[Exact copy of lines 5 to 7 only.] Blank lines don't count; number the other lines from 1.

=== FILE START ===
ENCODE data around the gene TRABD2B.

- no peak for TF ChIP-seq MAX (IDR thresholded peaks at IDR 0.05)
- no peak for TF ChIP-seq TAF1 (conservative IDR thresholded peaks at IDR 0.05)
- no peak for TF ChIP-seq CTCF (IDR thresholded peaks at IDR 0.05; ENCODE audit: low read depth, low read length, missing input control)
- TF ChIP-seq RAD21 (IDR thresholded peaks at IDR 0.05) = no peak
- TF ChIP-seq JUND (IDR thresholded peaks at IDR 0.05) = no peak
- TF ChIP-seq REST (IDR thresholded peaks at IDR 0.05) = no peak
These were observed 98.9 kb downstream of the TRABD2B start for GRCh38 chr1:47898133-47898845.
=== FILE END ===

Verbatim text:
- TF ChIP-seq RAD21 (IDR thresholded peaks at IDR 0.05) = no peak
- TF ChIP-seq JUND (IDR thresholded peaks at IDR 0.05) = no peak
- TF ChIP-seq REST (IDR thresholded peaks at IDR 0.05) = no peak